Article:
Dodge opened up the new T/A engine’s breathing with a standard, variable performance exhaust system and a less restrictive air filter fed by both the hood scoop and a pair of Air-Catcher intakes within the two inboard headlights (accented by LED-illuminated T/A logos). Neither engine’s output changes, but the 392’s raucous bellow is too intoxicating to ignore. The Challenger’s trip-wire throttle and stubborn lack of traction make it tricky to leave the line without spinning the rear tires, but the Hemi’s mellifluous rap makes it even more difficult to lift off once the fun starts.

Although C/D never tested the original Challenger T/A, we did strap test gear to the mechanically identical 1970 Plymouth ’Cuda AAR that shared the Trans-Am grid with the Dodge. Powered by a conservatively rated 290-hp 5.6-liter (340-cubic-inch) V-8 backed by a four-speed manual, the 3585-pound AAR’s lazy 14.3-second quarter-mile run at 100 mph pales in comparison to this big 392’s 12.5-second blast at 116 mph—on pace with similarly powered Challengers from the 21st century.

While the manual gearbox would have been even more old-timey, we can’t fault how quickly and deftly the new Challenger’s ZF-sourced automatic controls the Hemi’s thrust, whether on its own or via the wheel-mounted shift paddles. The T/A averaged a decent 17 mpg during its time with us, and the 26 mpg it returned on our 200-mile highway test loop—1 mpg better than its EPA highway rating—would have made it a veritable Prius in 1970.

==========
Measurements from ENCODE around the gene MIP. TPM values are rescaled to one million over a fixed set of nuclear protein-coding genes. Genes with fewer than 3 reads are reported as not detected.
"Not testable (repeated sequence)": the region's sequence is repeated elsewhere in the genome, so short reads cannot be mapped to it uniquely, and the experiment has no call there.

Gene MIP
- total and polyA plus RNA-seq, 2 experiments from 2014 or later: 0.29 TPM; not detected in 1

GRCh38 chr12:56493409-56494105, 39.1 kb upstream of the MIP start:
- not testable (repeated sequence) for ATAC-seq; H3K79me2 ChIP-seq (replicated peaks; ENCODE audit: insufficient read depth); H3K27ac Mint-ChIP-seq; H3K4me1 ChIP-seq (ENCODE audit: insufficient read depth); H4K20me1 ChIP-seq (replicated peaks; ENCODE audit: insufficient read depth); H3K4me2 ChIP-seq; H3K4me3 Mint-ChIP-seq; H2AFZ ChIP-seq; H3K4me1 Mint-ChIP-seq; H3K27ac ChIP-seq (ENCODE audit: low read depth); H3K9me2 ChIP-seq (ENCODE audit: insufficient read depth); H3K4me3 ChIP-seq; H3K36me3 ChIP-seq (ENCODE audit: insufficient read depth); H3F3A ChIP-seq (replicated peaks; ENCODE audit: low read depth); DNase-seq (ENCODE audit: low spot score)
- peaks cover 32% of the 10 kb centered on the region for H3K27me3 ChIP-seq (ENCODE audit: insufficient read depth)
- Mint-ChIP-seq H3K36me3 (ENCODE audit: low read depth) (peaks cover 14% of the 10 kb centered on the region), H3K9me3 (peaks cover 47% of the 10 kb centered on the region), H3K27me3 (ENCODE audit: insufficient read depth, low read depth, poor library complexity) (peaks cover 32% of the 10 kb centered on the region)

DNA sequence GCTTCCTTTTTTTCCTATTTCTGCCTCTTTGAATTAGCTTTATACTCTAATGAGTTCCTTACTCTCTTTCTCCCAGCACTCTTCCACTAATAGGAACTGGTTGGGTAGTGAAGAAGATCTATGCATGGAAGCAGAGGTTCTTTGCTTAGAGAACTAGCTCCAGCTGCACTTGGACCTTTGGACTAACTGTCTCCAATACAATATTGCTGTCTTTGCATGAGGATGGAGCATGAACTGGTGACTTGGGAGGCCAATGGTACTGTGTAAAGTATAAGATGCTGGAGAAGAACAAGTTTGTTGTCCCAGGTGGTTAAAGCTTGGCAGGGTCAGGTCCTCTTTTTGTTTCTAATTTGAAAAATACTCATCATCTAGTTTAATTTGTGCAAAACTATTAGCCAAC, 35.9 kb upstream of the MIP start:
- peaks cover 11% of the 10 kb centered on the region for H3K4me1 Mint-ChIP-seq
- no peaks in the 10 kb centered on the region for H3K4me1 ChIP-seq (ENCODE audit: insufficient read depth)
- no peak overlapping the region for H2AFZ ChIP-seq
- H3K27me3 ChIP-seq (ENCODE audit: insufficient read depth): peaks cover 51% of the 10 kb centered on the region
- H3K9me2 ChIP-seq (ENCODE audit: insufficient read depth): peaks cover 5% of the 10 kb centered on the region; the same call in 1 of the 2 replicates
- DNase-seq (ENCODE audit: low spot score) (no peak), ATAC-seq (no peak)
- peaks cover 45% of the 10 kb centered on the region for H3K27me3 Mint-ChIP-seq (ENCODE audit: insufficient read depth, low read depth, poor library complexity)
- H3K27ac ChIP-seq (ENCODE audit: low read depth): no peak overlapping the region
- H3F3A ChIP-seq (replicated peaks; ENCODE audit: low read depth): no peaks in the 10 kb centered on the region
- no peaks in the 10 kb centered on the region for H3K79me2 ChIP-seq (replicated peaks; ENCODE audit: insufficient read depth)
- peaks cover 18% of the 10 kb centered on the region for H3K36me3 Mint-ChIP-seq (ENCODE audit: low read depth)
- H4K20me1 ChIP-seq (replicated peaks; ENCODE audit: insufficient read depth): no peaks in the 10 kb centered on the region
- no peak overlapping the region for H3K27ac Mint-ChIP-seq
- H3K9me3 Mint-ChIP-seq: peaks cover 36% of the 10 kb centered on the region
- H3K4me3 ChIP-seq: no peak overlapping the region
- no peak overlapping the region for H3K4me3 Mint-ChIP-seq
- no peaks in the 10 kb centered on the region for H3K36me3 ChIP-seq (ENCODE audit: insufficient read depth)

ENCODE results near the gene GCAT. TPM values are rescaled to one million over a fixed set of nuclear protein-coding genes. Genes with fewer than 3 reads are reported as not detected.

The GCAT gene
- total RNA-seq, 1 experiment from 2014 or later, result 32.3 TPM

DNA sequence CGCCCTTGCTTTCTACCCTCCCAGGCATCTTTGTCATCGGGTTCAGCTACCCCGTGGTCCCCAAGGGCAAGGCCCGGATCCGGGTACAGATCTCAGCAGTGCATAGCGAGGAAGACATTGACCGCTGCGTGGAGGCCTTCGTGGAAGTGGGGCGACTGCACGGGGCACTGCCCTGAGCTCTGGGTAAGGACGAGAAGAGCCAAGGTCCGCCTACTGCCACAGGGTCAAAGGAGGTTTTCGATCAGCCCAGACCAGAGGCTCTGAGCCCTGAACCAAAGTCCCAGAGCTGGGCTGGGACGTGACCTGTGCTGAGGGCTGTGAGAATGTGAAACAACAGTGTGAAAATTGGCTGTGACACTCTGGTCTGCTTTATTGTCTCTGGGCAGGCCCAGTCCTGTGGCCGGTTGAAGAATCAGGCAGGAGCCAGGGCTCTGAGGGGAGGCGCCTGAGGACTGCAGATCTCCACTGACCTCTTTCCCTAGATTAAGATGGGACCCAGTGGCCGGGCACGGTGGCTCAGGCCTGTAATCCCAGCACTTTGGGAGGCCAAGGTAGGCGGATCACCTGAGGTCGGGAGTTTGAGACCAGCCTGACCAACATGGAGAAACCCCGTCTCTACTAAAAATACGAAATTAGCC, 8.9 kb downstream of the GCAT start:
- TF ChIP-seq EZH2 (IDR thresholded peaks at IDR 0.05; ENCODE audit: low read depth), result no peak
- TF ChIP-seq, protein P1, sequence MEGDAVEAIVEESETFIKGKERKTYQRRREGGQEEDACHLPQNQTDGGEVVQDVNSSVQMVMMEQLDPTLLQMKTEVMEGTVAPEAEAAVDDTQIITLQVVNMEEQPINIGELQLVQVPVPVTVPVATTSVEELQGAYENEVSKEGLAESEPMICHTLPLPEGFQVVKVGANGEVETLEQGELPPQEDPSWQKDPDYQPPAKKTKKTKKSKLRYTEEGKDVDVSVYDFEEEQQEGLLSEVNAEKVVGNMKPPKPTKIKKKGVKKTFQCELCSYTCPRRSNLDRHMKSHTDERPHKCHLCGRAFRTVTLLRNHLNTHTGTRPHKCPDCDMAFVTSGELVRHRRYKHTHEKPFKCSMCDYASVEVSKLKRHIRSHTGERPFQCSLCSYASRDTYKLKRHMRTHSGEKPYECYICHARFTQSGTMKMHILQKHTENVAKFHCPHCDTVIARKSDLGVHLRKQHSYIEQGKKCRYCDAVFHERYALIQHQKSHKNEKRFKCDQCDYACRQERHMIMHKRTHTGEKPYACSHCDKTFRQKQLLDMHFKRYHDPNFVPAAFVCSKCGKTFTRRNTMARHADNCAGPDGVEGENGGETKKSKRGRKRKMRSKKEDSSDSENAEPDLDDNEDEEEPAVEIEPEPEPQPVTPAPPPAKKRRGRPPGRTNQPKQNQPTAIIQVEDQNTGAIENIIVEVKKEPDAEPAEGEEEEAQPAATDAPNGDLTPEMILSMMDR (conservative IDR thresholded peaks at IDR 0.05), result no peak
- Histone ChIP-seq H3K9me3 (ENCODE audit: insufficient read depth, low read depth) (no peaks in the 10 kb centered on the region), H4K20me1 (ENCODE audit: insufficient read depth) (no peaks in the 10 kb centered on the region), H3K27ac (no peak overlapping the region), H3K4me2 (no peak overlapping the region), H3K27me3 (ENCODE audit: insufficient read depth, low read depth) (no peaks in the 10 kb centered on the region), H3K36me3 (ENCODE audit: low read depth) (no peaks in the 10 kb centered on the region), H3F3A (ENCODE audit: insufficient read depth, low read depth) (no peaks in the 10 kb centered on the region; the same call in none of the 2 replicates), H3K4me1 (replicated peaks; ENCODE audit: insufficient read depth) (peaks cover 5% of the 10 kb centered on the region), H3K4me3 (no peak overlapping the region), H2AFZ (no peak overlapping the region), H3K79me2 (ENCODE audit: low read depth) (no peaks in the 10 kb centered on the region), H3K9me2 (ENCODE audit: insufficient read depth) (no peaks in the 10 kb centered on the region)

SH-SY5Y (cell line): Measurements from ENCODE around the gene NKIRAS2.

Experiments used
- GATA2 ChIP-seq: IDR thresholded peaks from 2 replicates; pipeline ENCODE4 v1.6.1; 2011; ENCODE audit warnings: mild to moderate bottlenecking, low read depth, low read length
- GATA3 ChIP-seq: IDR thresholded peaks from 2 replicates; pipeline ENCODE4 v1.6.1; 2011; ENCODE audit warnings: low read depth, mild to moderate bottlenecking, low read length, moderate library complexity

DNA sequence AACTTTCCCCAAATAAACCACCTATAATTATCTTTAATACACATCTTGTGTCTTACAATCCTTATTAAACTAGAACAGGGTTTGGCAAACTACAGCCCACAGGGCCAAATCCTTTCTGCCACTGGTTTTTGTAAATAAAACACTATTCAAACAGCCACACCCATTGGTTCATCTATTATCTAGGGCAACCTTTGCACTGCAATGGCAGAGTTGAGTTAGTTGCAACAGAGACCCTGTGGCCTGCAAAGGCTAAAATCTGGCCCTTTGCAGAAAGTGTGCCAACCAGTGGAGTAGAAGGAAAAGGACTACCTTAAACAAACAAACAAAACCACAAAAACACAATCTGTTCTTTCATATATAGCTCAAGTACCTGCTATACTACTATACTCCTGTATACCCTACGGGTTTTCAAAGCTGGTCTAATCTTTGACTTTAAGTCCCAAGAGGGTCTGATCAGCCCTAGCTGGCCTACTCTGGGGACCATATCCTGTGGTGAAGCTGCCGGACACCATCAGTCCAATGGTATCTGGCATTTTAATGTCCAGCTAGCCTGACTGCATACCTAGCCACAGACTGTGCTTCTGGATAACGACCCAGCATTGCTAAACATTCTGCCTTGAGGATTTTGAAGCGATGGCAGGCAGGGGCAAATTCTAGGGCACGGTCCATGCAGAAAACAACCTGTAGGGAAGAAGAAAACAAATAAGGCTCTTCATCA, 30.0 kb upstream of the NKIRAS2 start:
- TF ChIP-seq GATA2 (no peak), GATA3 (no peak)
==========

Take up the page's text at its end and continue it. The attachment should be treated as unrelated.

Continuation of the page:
A Dancing Pachyderm

Decades of tire and suspension advancement also let today’s car run circles around its predecessor at the test track. The T/A stopped from 70 mph in a solid 151 feet and topped the charts among modern Challengers with 0.93 g of grip, which would be pretty impressive if the hottest Ford and Chevy pony cars weren’t playing on the far side of 1.0 g. Dodge’s chassis upgrades come via the included Super Track Pak, which lowers the body by 0.5 inch and fits non-adjustable Bilstein dampers and a three-mode stability-control system that can be fully deactivated. Versions with the 392 engine also receive massive Brembo brakes—15.4-inch front rotors clamped by six-piston calipers and four-piston, 13.8-inch discs in back—surrounded by new 20-inch forged-aluminum wheels shod with either 275/40ZR-20 all-season tires or our example’s $695 Pirelli P Zero performance rubber.